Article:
stern PVC poles fit perfectly in a stern rail mounted fishing pole holder

We bought some stainless eye hooks with threading on one end. Then we drilled these through the top of the PVC pipe. This allows us to tension the parachute cord that is connected to the canopy eye grommets.

an eye hook drilled through top of PVC pipe

A small design challenge: we wanted the canvas material to wrap around the boom lift line and the back stay. We cut open a slit on both panels to allow the canvas material to wrap around these lines. Then we popped grommet eye holes along the slit, so we could tension them back up around the backstay and boom lift.

canvas dodger
top view of 2 part sun canopy
So, that is it. We feel very good about this. 

Like I said, it is not meant for heavy weather, but this sailboat cockpit awning will certainly keep the sun at bay while cracking beers after a long day cruising.

September 27, 2017

Starting to prep for a Mexico adventure...

Well, it is officially official - Jessica and I are taking the boat south to Mexico.

The plan is to depart from San Diego in December and head down the Pacific side of Baja - hopefully arriving in La Paz in the first or second week of January. I will be cancelling my mooring at Marina Villiage in Mission Bay, San Diego. So, this is the end of an era...

The Alize' has had a great home at Marina Village and I recommend the marina to anyone in San Diego - but all good things must pass.

My boat is old but she still has one last wild adventure left in her. We are still uncertain with the long term plan, but I would like to keep the Alize' on an anchor or else a mooring ball in either La Paz or Puerto Escondido - possibly for a full year. Jess and I will continue working in San Diego, but we can drive down and island hop in the Sea of Cortez when we get long weekends off...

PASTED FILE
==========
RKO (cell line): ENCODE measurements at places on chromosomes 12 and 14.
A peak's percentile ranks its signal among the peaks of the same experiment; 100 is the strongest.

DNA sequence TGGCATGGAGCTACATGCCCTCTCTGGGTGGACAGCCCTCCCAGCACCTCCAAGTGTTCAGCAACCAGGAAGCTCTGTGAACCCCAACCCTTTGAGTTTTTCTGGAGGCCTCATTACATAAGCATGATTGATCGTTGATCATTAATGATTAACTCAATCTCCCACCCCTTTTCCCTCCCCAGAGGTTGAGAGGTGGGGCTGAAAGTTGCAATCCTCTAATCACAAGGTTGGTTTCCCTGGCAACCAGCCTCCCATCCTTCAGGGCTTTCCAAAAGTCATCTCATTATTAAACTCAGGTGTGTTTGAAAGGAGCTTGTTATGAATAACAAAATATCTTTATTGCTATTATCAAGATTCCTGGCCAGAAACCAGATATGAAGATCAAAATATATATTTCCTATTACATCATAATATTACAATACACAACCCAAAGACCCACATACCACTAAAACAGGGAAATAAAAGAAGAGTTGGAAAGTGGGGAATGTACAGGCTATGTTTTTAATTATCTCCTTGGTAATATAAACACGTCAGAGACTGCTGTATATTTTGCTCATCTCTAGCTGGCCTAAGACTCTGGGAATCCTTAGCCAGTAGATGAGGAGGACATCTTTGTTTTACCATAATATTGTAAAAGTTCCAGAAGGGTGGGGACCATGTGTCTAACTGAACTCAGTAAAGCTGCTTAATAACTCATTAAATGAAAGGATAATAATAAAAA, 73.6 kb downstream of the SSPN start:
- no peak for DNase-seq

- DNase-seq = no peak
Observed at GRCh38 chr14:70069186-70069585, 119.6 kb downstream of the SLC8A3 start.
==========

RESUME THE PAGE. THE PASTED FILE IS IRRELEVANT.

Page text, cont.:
I still have a long list of items I need to purchase in order to make this trip a reality. However, we just checked one item off the list last week. Jess and I picked up a very fancy solar generator from a company called Kalisaya. The unit we have is the larger unit called a Kalipak 601. It has a large lithium ion battery and is set up to charge many USB devices and 12 volt components. Here is the solar powered generator on the bow of my boat.

solar generator on a boat

That is a foldable 40 watt panel - that can be used to top off the lithium battery. We will use the panel to keep the battery charged as we are anchored out for long periods of time. Our thinking is that - this is a nice system to compliment the 20 watt panel that is topping off our battery bank.

I'll write more as we continue prepping for the Baja cruise...

September 7, 2017

Smoke emitting from the engine...

My Yanmar diesel has been very good to me. Knock on wood...

I have been in more than a few tight situations and this engine has saved the day.
And now it looks as though my Yanmar is in need of some love.

Jess and I took the boat out last weekend and started smelling smoke after about 10 minutes under engine power.

When I removed the engine hatch, I saw black smoke rising out of the mixing elbow. Here is an image of the front end of my 2GM20 diesel.

credit: PHGCOM [GFDL, CC-BY-SA-3.

The mixing elbow is just out of view, but it sits on the top left corner of this photo. This component looks like hell, very rusted out... But it always has looked bad. Now it is also smoking when I bring the engine up to max RPM.
I will keep you posted - I am hoping this is a reasonable job in terms of price and effort...

July 12, 2017

Social stratification at Two Harbors on Catalina Island

 Let me begin this article by stating that I adore Catalina Island and I especially love the Two Harbors area on the northeast side of the island.

I always will.

I grew up in southern California and now own an old, yet sea-worthy, Newport 30 sailboat. I am doubly blessed in that each year, I make the 76 nautical mile crossing from San Diego to Two Harbors.

Boat routes from LA to Two Harbors and Avalon on Catalina Island

Set off-shore of the crowded and crazy land of southern California, Two Harbors is a quiet, sleepy refuge. It is beloved by visitors because it has no pretensions, it is relatively affordable to visit and it maintains a salty, sea-faring feel.

Boaters can grab a mooring ball in the harbor. If you don't have a boat, you can take the day ferry in from LA. There are some campgrounds and a few simple options for room and board.

Sleepy and scenic Two Harbors, the gem of southern California.

There is not much happening at Two Harbors and that's what's so special about it. You can sip a beer on the patio of the Harbor Reef bar, you can paddle around or snorkel...and that's about it.

It is an honor to visit this gorgeous harbor. I hope future generations can experience Two Harbors as I have done.

Unfortunately, it is now changing in a manner that caters more to the upper class.